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The authors evaluated cumulative incidence of re-operation after various surgical procedures for urinary incontinence within 5 years.
Montreal-Data from a population-based, historical cohort study presented at the International Continence Society annual meeting in Montreal suggest some synthetic midurethral sling (SMUS) surgeries lead to greater rates of re-operation than other SMUS surgeries.
Specifically, investigators from Denmark found transobturator tape (TOT) sling surgeries, which were introduced in that country in 2003, were linked to a two-fold increased risk of re-operation when compared to tension-free vaginal tape (TVT) sling surgery, (HR: 2:1; CI: 1.5-2.9).
"More patients with severe urinary incontinence derive benefit from TVT as a surgical procedure than TOT," said first author Margrethe Foss Hansen, MD, of the University of Southern Denmark, Odense, in an interview with Urology Times. She explained that the goal of the study was to assess the cumulative incidence of re-operation after various surgical procedures for urinary incontinence within 5 years.
Dr. Foss Hansen and co-investigators found the overall cumulative risk of re-operation within 5 years of stress urinary incontinence surgery was 10.2% and looked at the rates of re-operation for various types of surgery including TVT, TOT, urethral injection therapy, and Burch colposuspension.
The study cohort consisted of all women recorded in the Danish National Patient Registry who had undergone surgical treatment for UI from 1998 through 2007 and who had no surgery for urinary incontinence 2 years prior to enrollment in the study. An initial 9,819 were included but 1,148 were excluded, leaving a cohort of 8,671 with a mean age of 56.1 years. Of the cohort of 8,671, 5,820 (67%) had SMUSs at baseline. A total of 888 women overall were re-operated in a 5-year period.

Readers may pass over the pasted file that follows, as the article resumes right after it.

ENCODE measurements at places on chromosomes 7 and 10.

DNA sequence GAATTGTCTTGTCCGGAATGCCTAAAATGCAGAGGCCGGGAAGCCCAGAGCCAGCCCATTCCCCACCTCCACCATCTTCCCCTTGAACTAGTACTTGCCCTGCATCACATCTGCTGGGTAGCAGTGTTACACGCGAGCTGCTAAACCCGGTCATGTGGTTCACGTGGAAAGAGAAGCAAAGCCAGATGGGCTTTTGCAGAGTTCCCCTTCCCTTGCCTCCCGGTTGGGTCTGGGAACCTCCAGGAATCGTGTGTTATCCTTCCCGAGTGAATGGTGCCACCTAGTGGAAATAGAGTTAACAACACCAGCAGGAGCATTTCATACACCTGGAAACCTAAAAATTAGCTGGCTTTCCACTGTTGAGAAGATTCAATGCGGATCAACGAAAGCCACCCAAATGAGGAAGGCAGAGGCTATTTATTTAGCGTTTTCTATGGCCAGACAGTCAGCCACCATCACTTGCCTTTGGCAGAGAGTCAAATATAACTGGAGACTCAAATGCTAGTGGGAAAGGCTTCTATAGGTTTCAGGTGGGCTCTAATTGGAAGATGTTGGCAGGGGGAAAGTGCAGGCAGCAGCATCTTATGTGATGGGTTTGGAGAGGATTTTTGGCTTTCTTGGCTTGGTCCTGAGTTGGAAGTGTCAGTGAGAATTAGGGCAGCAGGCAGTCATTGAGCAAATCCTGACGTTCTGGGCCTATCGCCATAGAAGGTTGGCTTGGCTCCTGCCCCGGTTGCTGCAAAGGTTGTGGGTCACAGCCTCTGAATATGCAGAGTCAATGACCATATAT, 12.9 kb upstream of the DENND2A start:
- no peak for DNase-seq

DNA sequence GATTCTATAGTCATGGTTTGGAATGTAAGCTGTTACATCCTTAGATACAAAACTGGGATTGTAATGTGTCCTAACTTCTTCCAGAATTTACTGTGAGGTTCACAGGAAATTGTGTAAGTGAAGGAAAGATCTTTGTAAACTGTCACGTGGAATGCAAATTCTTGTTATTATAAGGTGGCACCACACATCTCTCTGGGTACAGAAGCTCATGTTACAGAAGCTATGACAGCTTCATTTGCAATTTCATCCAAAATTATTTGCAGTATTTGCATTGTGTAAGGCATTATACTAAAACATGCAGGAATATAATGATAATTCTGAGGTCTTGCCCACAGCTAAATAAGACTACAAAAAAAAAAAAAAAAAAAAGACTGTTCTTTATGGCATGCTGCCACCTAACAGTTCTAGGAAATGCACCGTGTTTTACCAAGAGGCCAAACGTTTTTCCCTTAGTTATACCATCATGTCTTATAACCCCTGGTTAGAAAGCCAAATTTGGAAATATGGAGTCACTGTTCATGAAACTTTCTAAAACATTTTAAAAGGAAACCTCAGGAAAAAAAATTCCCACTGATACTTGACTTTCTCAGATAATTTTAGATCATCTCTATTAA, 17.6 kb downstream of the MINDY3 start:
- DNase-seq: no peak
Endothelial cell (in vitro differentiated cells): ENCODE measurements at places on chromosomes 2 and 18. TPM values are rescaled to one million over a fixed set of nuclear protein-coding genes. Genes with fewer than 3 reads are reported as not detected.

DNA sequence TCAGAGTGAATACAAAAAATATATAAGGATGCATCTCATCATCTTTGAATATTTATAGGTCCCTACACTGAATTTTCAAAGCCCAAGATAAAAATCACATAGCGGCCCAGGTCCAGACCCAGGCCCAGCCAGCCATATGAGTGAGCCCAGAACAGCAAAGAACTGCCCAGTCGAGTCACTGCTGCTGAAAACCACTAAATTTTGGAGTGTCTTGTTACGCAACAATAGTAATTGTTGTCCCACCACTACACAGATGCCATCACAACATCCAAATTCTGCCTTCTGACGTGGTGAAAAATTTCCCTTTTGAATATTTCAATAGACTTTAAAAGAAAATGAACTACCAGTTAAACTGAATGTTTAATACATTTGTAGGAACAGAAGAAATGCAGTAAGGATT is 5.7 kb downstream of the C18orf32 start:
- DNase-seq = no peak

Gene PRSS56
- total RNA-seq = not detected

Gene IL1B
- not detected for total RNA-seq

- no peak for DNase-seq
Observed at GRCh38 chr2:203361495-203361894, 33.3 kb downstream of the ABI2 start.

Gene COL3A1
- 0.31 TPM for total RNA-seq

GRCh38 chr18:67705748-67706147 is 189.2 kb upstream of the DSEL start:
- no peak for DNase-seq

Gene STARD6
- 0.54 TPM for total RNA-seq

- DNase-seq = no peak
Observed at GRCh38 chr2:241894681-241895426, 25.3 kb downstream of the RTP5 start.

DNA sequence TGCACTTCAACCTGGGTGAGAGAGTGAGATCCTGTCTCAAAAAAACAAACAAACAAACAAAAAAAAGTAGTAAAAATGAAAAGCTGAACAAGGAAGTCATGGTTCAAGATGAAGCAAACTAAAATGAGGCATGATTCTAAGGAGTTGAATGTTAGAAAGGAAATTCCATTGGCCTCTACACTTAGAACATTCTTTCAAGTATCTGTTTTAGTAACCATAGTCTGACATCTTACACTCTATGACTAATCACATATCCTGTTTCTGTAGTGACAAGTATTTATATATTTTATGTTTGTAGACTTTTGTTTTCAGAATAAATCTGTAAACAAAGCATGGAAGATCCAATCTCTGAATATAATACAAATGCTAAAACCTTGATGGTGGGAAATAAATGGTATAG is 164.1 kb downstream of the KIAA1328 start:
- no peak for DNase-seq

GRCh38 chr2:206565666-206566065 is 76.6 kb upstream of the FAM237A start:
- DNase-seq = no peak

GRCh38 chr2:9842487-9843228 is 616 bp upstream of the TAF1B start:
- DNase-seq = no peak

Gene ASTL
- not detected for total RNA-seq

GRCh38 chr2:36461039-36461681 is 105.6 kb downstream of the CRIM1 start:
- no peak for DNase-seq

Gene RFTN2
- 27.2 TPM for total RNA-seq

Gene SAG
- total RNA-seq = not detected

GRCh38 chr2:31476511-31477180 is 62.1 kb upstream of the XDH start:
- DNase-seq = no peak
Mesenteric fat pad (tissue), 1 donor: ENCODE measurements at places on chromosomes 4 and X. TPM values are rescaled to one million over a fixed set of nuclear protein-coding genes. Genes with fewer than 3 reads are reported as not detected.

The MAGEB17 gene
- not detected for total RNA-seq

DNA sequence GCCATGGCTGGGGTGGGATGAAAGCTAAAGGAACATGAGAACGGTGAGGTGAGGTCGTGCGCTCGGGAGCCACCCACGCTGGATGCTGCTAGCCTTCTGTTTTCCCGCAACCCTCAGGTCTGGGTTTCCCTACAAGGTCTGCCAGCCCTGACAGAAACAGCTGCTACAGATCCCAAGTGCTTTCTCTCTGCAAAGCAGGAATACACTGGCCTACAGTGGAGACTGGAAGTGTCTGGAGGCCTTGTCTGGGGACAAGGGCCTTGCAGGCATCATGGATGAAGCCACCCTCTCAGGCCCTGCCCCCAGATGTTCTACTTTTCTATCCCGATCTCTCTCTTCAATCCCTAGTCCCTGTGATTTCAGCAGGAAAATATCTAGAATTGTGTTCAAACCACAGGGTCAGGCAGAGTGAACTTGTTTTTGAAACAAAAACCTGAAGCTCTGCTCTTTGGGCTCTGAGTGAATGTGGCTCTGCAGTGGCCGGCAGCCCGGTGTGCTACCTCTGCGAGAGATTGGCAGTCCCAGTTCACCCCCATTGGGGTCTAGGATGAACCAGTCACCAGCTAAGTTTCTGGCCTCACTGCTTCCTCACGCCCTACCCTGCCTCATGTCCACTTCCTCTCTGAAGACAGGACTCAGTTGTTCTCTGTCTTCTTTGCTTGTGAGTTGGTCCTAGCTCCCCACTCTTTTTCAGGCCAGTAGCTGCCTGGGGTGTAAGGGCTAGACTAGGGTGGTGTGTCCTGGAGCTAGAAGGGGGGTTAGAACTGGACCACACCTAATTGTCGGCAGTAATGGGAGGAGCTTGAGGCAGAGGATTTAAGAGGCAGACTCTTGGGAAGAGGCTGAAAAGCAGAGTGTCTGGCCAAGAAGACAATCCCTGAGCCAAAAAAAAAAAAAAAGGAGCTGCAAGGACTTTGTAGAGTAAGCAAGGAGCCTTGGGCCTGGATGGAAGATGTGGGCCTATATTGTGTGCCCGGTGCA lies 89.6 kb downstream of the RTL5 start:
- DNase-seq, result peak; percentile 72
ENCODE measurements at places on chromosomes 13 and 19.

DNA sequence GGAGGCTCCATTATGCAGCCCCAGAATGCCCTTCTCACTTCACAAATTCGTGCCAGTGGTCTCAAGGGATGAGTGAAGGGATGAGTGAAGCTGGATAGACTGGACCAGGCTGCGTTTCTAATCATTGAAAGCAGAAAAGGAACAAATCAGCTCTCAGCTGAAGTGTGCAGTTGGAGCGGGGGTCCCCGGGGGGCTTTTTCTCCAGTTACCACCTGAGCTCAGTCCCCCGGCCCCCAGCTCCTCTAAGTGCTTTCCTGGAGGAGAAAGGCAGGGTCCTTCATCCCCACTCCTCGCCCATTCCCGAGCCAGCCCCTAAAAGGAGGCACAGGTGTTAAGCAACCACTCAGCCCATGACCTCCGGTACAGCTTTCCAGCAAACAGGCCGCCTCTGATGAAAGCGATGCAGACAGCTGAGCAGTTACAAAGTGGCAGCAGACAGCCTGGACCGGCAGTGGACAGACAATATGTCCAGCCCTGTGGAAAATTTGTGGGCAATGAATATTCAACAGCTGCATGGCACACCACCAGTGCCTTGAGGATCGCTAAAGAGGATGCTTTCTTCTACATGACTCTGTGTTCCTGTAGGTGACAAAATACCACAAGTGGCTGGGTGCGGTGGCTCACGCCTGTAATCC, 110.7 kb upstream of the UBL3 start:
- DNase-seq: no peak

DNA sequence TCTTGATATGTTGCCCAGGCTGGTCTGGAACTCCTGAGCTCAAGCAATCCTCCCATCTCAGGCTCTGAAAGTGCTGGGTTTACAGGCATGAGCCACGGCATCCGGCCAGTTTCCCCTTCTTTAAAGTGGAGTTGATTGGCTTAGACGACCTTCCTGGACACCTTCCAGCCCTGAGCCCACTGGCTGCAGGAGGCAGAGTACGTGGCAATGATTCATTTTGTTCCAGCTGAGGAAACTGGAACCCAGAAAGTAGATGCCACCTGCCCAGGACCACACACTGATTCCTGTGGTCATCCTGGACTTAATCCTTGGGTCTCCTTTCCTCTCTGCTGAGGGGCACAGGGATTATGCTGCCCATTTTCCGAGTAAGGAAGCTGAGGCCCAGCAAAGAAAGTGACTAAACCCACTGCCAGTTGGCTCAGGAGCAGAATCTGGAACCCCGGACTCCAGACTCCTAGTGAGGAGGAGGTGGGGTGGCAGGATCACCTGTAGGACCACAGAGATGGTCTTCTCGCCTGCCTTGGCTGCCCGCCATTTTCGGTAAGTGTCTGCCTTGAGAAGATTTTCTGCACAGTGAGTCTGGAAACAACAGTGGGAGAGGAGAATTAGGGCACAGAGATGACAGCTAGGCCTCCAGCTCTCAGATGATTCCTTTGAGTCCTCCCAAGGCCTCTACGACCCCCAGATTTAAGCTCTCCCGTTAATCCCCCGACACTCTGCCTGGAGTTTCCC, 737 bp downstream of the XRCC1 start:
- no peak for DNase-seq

Next: Majority of re-operations took place within first 2 years of primary surgery
Investigators found the median time to re-operation was 1 year for all sling surgeries, 2 years for Burch colposuspension, and 6 months for urethral injection surgery. They also found the majority of re-operations took place within the first 2 years of the primary surgery and then levelled off in the remaining 3 years.
Dr. Foss Hansen cited a study from 2009 that was updated in 2015 (Cochrane Database Syst Rev, Oct. 7, 2009, and July 1, 2015), which found no significant difference between TVT and TOT, but she stressed that that study had only a 12-month follow-up period and only included 746 women.
"The follow-up was shorter, and we think we have more power to detect a difference (in the re-operation rate) between the two procedures than those investigators did," said Dr. Foss Hansen.
She noted that, ideally, data should be derived from randomized, controlled trials.
"It is costly to do those trials. We recognize that the retrospective nature of this study is a limitation," she said.
Dr. Foss Hansen and colleagues adjusted their results for possible confounders like age, department volume, and calendar effect, but they did not analyze other potential risk factors linked to re-operation such as body mass index, severity of symptoms of urinary incontinence, and skills of the surgeon.
Still, based on these data, TVT is more effective than TOT and would avoid a re-operation of a patient with incontinence, said Dr. Foss Hansen.
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